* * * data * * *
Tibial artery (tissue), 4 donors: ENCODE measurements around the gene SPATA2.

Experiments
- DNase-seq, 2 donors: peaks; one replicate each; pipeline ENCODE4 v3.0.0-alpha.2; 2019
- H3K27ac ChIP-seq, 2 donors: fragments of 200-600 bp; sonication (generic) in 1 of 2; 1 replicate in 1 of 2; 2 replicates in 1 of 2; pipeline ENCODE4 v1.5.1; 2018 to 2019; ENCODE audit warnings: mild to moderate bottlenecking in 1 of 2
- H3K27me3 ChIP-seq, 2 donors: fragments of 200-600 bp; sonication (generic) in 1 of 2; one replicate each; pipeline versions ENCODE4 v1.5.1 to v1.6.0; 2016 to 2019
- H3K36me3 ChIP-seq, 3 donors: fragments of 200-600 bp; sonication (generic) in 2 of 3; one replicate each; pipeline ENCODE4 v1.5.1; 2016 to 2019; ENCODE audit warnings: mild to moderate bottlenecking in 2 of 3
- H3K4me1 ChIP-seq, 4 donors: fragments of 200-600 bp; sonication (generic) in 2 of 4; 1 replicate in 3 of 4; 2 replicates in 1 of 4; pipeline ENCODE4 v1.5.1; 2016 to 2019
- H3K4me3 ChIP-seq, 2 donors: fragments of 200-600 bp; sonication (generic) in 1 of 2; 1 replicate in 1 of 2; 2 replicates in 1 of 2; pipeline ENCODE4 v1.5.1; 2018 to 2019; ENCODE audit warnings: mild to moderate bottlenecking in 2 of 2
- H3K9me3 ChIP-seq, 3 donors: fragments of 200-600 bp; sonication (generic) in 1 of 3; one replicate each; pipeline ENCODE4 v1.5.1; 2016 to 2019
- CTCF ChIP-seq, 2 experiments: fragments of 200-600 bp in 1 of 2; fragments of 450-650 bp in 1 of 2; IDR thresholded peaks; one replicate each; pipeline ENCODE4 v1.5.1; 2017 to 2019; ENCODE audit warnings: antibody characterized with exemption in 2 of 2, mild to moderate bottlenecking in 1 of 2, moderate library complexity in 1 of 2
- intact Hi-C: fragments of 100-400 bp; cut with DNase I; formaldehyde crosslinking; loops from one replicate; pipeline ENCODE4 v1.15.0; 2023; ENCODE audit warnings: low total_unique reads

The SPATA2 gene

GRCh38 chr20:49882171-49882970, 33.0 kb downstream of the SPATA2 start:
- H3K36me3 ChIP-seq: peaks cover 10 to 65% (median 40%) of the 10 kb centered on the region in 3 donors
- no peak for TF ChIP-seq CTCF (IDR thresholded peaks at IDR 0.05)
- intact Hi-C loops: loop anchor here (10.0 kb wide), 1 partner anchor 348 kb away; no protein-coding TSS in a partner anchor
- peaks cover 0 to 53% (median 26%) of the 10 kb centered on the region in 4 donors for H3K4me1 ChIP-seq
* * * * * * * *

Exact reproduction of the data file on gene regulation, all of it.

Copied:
Tibial artery (tissue), 4 donors: ENCODE measurements around the gene SPATA2.

Experiments
- DNase-seq, 2 donors: peaks; one replicate each; pipeline ENCODE4 v3.0.0-alpha.2; 2019
- H3K27ac ChIP-seq, 2 donors: fragments of 200-600 bp; sonication (generic) in 1 of 2; 1 replicate in 1 of 2; 2 replicates in 1 of 2; pipeline ENCODE4 v1.5.1; 2018 to 2019; ENCODE audit warnings: mild to moderate bottlenecking in 1 of 2
- H3K27me3 ChIP-seq, 2 donors: fragments of 200-600 bp; sonication (generic) in 1 of 2; one replicate each; pipeline versions ENCODE4 v1.5.1 to v1.6.0; 2016 to 2019
- H3K36me3 ChIP-seq, 3 donors: fragments of 200-600 bp; sonication (generic) in 2 of 3; one replicate each; pipeline ENCODE4 v1.5.1; 2016 to 2019; ENCODE audit warnings: mild to moderate bottlenecking in 2 of 3
- H3K4me1 ChIP-seq, 4 donors: fragments of 200-600 bp; sonication (generic) in 2 of 4; 1 replicate in 3 of 4; 2 replicates in 1 of 4; pipeline ENCODE4 v1.5.1; 2016 to 2019
- H3K4me3 ChIP-seq, 2 donors: fragments of 200-600 bp; sonication (generic) in 1 of 2; 1 replicate in 1 of 2; 2 replicates in 1 of 2; pipeline ENCODE4 v1.5.1; 2018 to 2019; ENCODE audit warnings: mild to moderate bottlenecking in 2 of 2
- H3K9me3 ChIP-seq, 3 donors: fragments of 200-600 bp; sonication (generic) in 1 of 3; one replicate each; pipeline ENCODE4 v1.5.1; 2016 to 2019
- CTCF ChIP-seq, 2 experiments: fragments of 200-600 bp in 1 of 2; fragments of 450-650 bp in 1 of 2; IDR thresholded peaks; one replicate each; pipeline ENCODE4 v1.5.1; 2017 to 2019; ENCODE audit warnings: antibody characterized with exemption in 2 of 2, mild to moderate bottlenecking in 1 of 2, moderate library complexity in 1 of 2
- intact Hi-C: fragments of 100-400 bp; cut with DNase I; formaldehyde crosslinking; loops from one replicate; pipeline ENCODE4 v1.15.0; 2023; ENCODE audit warnings: low total_unique reads

The SPATA2 gene

GRCh38 chr20:49882171-49882970, 33.0 kb downstream of the SPATA2 start:
- H3K36me3 ChIP-seq: peaks cover 10 to 65% (median 40%) of the 10 kb centered on the region in 3 donors
- no peak for TF ChIP-seq CTCF (IDR thresholded peaks at IDR 0.05)
- intact Hi-C loops: loop anchor here (10.0 kb wide), 1 partner anchor 348 kb away; no protein-coding TSS in a partner anchor
- peaks cover 0 to 53% (median 26%) of the 10 kb centered on the region in 4 donors for H3K4me1 ChIP-seq